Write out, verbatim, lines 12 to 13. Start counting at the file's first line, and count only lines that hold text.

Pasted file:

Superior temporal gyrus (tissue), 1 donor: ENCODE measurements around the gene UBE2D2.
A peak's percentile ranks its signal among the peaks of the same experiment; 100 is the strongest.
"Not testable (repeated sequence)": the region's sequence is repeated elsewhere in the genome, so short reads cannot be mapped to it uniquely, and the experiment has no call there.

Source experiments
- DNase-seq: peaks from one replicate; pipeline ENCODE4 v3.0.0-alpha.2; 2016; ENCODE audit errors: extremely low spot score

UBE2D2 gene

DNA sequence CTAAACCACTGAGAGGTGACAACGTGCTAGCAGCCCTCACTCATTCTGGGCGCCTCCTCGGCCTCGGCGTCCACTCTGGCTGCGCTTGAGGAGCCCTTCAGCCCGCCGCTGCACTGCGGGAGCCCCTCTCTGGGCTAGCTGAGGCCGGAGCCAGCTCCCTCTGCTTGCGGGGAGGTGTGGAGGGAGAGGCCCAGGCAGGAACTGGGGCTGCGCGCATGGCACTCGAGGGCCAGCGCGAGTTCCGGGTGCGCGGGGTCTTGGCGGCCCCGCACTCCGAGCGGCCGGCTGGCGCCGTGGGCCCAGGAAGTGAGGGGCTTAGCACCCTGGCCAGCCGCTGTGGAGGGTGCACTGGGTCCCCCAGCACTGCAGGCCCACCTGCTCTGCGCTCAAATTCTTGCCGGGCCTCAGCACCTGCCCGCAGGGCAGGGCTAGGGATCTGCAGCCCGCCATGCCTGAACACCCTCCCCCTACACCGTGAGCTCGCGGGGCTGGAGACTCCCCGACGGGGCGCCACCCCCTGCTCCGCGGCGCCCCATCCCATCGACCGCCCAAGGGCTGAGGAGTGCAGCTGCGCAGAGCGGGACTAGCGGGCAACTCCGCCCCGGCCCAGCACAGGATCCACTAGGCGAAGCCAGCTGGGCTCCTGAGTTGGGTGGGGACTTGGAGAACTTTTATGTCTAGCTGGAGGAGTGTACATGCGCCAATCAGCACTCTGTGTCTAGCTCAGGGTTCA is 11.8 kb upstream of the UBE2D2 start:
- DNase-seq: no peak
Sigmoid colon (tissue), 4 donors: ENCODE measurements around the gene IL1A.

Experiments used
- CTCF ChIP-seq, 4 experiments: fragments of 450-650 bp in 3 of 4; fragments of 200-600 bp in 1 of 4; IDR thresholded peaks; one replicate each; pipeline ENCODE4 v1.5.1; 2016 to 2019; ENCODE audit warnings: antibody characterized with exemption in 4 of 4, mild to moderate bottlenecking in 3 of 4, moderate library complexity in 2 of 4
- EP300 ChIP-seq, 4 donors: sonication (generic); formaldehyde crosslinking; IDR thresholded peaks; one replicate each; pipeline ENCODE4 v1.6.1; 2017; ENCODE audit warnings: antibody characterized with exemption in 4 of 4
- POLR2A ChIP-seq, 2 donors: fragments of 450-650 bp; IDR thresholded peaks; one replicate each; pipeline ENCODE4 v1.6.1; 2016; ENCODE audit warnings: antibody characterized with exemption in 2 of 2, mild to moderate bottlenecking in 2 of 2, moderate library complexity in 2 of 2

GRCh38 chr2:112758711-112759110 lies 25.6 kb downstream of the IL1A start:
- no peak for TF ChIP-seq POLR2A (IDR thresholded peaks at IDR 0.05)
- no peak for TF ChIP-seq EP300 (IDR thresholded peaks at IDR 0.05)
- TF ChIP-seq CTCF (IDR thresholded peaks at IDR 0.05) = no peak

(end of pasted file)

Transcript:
- EP300 ChIP-seq, 4 donors: sonication (generic); formaldehyde crosslinking; IDR thresholded peaks; one replicate each; pipeline ENCODE4 v1.6.1; 2017; ENCODE audit warnings: antibody characterized with exemption in 4 of 4
- POLR2A ChIP-seq, 2 donors: fragments of 450-650 bp; IDR thresholded peaks; one replicate each; pipeline ENCODE4 v1.6.1; 2016; ENCODE audit warnings: antibody characterized with exemption in 2 of 2, mild to moderate bottlenecking in 2 of 2, moderate library complexity in 2 of 2